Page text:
The Descriptive Complexity of Solutions
A circuit based model of descriptive complexity
Andrey Kolmogorov was one of the greatest mathematicians of the last century. He created whole new areas of mathematics, he created new directions in existing areas, and he solved long standing open problems.
Today I wish to talk about a problem, that is related to his notion of complexity of a string—Kolmogorov Complexity. The problem I am interested is a natural problem, but would have strong consequences if we could solve it.
Kolmogorov is famous for his model of the complexity of a string as the length of the shortest program that can generate the string. Thus, the string of length
has complexity , while a “random” string
has complexity close to .
One of Kolmogorov’s great results was the partial solution of Hilbert’s Thirteenth problem, which was completed by his great student Vladimir Arnold. The final result was again done by Kolmogorov. He is reported to have said that proving this theorem was one of the most technically challenging proofs of his entire career.
This remarkable result it shows that conventional wisdom can be wrong, since David Hilbert appeared to believe that his Thirteenth problem would go the other way. There is some issue of exactly what Hilbert intended as the statement—so it is unclear if conventional wisdom was or was not overturned.
The final theorem that was proved by Kolmogorov states:
Theorem: For each , there exists continuous functions such that every continuous function is represented as
where the are continuous functions.
The import of the theorem is that for continuous functions there is no function of many variables. Note, the theorem shows that any function of variables can be expressed using only unary functions and addition. The only multi-variable function needed is addition, which seems surprising.
Let’s turn to talking about the complexity of strings from a slightly different point of view.
A Classic Problem
Let me introduce our complexity notion by looking at the problem of solving a linear system of equations,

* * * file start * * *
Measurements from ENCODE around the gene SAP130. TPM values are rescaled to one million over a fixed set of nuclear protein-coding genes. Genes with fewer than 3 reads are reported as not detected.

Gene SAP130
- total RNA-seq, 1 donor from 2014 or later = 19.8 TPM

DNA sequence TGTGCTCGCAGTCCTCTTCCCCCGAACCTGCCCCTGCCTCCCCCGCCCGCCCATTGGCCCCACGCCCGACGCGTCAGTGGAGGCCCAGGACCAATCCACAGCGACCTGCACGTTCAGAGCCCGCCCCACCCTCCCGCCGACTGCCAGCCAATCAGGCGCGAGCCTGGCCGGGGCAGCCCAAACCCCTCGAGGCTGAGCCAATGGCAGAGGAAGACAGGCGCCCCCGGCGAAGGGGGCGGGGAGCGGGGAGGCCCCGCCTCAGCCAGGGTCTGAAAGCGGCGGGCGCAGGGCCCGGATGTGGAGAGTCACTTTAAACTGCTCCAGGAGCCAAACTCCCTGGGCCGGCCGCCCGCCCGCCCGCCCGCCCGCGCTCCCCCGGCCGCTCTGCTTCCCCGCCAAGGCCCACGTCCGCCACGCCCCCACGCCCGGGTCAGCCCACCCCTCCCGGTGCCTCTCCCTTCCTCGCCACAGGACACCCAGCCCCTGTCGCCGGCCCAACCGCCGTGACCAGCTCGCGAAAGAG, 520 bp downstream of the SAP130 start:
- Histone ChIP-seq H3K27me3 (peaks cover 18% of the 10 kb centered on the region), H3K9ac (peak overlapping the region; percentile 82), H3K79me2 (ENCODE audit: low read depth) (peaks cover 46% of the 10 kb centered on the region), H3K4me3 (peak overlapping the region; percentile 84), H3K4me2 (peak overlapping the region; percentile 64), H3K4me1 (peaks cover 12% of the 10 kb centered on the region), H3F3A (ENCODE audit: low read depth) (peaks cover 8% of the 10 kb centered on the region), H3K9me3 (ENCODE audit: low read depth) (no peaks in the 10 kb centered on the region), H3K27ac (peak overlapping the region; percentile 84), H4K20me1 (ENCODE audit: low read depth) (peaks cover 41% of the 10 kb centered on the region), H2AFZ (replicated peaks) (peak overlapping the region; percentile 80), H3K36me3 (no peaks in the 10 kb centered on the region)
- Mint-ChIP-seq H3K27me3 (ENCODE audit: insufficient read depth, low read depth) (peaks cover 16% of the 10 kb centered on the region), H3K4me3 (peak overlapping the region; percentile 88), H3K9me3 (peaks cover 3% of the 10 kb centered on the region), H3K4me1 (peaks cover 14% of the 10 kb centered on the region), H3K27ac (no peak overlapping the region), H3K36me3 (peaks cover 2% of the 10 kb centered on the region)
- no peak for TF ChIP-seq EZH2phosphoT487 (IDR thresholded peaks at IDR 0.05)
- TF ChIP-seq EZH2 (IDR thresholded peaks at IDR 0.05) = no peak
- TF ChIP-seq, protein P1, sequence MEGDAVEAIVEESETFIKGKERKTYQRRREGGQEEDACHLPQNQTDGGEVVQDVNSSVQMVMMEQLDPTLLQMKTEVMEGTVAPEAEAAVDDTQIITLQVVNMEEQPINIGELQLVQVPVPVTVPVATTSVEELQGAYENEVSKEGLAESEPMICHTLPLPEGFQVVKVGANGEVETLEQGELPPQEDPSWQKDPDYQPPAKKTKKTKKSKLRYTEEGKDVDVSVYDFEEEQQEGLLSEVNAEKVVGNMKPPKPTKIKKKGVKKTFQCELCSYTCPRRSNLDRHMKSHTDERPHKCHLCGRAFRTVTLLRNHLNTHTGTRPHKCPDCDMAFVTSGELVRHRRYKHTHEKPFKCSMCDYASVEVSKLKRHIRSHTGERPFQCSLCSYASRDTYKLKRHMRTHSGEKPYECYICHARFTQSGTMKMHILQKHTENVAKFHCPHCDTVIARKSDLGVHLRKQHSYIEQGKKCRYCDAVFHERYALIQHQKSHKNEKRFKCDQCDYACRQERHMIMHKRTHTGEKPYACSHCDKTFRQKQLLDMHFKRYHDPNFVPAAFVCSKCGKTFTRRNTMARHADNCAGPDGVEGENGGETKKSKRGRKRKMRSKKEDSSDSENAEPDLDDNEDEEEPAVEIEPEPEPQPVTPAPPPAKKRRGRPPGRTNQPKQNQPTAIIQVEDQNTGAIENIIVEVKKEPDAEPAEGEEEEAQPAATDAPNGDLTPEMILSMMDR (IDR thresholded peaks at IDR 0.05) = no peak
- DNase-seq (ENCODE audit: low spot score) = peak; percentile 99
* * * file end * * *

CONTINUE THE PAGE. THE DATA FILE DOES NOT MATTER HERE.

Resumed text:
where is a by integer matrix and is an integer vector. This is, of course, a classic problem: find an so that (1) is true, if one exists.
For this classic problem much is known, yet some questions remain open:
- The problem is in polynomial time—use Gaussian elimination, with some care. See my earlier post on the bits required for solving linear systems.
- The problem is in . That is a linear system can be solved with polynomial processors in time.
- The problem is also easily seen to be in , the class of problems that are reducible to the determinant.
- It is not known if the problem lies in lower complexity classes such as .
How Do We Describe A String?
Instead of Kolmogorov’s general notion of the complexity of a string, we will use a particular notion based on circuits. Suppose that is a circuit and is a string. Say that describes if for all ,
Let us use to denote this. We will use the size of the circuit to measure how complex the string is. Denote the size of the smallest circuit that describes as .
This is a natural generalization of the notion of sparse (we can also say succinct). Clearly, if a string is sparse, then there is a small circuit so that . More precisely,
Lemma: Suppose is a string of length with at most 1’s. Then, there is a circuit so that and the size of is . Thus,
For general circuits , this notion was addressed by Eric Allender, Harry Buhrman, Michal Koucký, Dieter van Melkebeek, and Detlef Ronneburger in their paper Power from Random Strings, where they proved it polynomially equivalent to their modification of Leonid Levin’s variation of Kolmogorov’s original idea. See also this recent paper. However, we are interested when has additional properties, such as being a constant depth circuit of threshold gates.
Describing a Solution
Consider the linear system again,
where is an by invertible integer matrix and is an integer vector. The twist is that now we limit and to have description complexity of at most .
The key open question is simple: is there a solution to the linear equation so
This does not ask for an algorithm to find the solution , but asks how complex it is to describe a solution.
By Kolmogorov’s original notion, there is one solution that has a particularly short description. It is the unique in the solution space that minimizes the Euclidean distance to . The description of can take our size- circuit describing and , but then it appears we need to do iterative calculations to compute exactly or to a desired precision. The iterations are not so easy to describe—not by a constant-depth circuit. So can we describe this , or some other solution , another way?
The issue resembles that of computational depth. We have a very short description, but it is computationally substantial to “unpack,” hence deep. We want a description that is literally less deep to unpack. Where we are being “fair” is we only ask this for equations that are themselves not deep to specify. Those equations come from translating nondeterministic logspace Turing machines and their counting functions into linear algebra.
Describing an Approximate Solution
Consider the same linear system again. Given an can we describe a solution so that
I can weaken this question even further, but let’s leave that for another time.
If one can show that the last question can be answered in the affirmative, with variously restricted circuits describing the solution, then Ken Regan and I believe that we can prove new complexity class separation theorems. More on this in the future.
[fixed some typos]